Experts are convinced that a cyber attack on a U.S. electric grid that could cut off power to millions is a near certainty.
The question is, what comes next?
A report by the Bipartisan Policy Center, “Cybersecurity and the North American Electric Grid: New Policy Approaches to Address an Evolving Threat,” devoted a chapter to what authorities may need to do in the event that a terrorist group, nation state or insider successfully switches off electricity in a major U.S. city.
“In the early phases [of the attack], it may not be possible to identify either the origins of an attack or its implications for the broader system,” said the report.
The example experts cite most often had nothing to do with terrorism. The 2003 multiday blackout in the Northeast that affected some 55 million customers in the United States and Canada was caused by a software bug in an Ohio control room and some unpruned trees. But it took almost a year for investigators to find out exactly what happened.
“Ten years ago we would have this conversation and say, ‘What if?’ Today … I think the question is, ‘When?’” Curt Hebert, former chair of the Federal Energy Regulatory Commission, and co-chair of the committee that wrote the report, said of a cyber attack on a grid.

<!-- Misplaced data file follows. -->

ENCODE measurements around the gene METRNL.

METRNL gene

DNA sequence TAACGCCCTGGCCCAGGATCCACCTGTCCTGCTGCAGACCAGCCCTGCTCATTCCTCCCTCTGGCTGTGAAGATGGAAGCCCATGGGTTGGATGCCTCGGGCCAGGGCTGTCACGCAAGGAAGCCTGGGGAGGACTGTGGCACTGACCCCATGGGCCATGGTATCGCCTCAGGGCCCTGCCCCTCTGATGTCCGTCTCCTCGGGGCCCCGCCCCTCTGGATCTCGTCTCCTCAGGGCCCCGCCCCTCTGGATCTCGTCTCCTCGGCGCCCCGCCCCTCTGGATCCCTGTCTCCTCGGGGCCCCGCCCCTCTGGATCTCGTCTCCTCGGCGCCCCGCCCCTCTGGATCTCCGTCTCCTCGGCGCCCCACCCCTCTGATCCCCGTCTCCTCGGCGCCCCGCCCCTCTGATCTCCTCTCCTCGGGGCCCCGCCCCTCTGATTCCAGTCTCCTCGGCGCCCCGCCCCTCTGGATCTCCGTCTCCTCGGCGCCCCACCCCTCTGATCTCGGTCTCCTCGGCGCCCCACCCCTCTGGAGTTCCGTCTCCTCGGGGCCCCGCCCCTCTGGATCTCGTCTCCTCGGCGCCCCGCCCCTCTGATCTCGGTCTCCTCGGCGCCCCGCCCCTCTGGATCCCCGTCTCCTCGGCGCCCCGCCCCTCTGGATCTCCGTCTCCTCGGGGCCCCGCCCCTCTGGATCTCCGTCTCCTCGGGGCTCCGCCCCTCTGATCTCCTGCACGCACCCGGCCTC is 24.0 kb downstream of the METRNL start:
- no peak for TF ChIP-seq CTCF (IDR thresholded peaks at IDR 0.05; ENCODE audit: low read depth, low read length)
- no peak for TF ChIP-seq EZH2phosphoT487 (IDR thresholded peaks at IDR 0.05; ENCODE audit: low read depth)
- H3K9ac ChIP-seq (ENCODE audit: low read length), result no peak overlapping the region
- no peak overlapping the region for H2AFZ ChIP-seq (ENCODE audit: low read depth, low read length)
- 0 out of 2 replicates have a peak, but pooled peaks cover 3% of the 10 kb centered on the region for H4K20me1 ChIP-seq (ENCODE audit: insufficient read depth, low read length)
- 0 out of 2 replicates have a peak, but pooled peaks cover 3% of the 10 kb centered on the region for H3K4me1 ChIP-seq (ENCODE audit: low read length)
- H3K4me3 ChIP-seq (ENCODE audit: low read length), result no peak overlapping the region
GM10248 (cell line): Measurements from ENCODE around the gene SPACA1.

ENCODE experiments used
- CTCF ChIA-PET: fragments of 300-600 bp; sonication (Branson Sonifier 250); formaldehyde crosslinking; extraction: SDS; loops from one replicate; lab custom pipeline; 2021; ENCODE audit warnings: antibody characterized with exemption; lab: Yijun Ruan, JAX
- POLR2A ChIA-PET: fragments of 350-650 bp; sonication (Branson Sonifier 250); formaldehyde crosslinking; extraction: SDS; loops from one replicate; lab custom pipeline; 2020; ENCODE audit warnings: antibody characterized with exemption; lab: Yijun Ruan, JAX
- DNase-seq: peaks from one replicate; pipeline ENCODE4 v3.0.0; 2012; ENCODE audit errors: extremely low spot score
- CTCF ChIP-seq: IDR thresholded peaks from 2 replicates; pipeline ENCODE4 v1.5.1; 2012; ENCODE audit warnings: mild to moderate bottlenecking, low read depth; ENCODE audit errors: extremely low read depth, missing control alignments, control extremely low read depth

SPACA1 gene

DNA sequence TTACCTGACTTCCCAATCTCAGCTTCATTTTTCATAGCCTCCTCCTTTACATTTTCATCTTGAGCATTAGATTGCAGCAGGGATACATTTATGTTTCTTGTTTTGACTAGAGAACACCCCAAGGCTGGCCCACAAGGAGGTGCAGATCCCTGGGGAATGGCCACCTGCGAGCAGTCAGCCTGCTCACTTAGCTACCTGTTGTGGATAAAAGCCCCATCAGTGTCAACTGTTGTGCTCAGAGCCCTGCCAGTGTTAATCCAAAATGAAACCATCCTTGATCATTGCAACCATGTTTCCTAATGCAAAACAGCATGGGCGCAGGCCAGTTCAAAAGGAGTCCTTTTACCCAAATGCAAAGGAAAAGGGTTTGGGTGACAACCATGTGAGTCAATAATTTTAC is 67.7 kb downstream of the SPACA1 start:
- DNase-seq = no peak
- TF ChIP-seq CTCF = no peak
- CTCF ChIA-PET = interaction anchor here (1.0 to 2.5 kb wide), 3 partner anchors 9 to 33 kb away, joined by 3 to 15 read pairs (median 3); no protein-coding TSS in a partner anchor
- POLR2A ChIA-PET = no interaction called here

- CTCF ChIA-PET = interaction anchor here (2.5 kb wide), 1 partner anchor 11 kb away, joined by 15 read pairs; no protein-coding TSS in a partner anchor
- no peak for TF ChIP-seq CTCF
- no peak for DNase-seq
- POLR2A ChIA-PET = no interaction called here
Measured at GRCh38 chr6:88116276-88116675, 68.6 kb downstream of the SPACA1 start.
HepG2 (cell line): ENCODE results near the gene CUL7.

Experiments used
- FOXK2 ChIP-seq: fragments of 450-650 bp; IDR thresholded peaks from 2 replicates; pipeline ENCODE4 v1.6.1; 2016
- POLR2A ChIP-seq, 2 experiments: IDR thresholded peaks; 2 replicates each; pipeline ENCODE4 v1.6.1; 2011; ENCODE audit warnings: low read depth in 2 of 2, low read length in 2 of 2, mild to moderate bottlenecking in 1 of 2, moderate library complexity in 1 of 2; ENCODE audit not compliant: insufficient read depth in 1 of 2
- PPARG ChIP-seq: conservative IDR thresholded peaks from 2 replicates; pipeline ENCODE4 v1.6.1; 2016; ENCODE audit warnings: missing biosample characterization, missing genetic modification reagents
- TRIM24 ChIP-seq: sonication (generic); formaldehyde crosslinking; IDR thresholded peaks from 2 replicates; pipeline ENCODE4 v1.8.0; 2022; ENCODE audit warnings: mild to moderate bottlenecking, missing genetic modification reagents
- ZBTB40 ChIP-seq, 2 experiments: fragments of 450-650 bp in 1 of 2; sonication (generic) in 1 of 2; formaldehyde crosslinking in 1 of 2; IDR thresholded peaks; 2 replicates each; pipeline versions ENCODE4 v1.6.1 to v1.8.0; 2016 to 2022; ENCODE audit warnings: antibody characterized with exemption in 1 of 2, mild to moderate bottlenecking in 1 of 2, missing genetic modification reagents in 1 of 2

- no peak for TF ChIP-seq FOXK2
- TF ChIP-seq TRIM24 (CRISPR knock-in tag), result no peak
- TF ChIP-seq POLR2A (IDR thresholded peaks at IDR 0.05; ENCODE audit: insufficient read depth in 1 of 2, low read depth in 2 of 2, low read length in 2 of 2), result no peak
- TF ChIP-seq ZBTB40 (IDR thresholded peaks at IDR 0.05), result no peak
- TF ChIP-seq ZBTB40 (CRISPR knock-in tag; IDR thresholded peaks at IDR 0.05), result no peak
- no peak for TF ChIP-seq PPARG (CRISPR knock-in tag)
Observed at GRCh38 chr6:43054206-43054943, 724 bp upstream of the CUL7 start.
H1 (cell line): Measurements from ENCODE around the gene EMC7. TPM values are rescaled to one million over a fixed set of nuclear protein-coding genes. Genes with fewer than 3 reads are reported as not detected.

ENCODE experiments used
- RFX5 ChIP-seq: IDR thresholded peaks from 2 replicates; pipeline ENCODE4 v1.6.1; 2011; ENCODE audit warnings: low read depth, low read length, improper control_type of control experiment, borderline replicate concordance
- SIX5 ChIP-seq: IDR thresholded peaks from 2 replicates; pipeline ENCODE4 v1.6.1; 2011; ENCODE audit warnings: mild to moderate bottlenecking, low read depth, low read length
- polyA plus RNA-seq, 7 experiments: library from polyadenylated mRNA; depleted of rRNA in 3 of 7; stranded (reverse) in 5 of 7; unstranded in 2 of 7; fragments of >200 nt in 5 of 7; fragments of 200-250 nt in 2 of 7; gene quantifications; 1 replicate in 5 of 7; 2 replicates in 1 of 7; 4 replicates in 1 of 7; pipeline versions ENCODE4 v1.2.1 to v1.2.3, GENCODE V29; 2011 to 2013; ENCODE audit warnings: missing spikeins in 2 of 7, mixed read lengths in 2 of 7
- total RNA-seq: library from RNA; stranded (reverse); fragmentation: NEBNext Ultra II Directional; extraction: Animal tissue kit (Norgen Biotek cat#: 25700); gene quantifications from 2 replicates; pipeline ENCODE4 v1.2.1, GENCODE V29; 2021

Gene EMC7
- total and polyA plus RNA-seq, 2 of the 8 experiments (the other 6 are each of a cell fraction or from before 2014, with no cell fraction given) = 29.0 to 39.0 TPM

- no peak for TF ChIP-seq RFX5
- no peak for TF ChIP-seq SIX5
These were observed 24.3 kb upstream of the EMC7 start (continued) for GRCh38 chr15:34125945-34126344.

More recently, Hurricane Sandy in 2012 pointed out further shortcomings in power delivery recovery efforts. Since then, utilities and other companies with grid assets have been working to strengthen their recovery plans, the report said.
“That said, the disruptions associated with a large-scale cyber attack are likely to challenge utilities’ operational abilities,” the report said.
There are two frameworks in place that are intended to guide federal agencies in such an event. One is the National Response Framework, developed by the Department of Homeland Security and the other is the 2010 Interim National Cyber Incident Response Plan.
“It is incumbent on policymakers to clarify how these two response systems can operate in a mutually supportive manner and to resolve ambiguities that may exist under the two frameworks with respect to roles, responsibilities and authorities for federal agencies,” the report said.
In the aftermath of an attack, a hacker could further manipulate monitoring tools and data, and cause more disruptions on command-and-control centers and to communications systems, the report said.
Actions to safeguard utilities from such an attack are needed, said retired Air Force general and former CIA director Michael Hayden, because agents have already infiltrated computer systems that control the nation’s power grids.
The supervisory control and data acquisition computer programs that run power plants do not contain trade secrets or information of interest to a cyber spy. Infiltration could only be for two purposes: a recreational hacker in there just for the challenge; or some agent who wants to conduct what the military calls IPB — intelligence preparation of the battlespace.Photo Credit: Thinkstock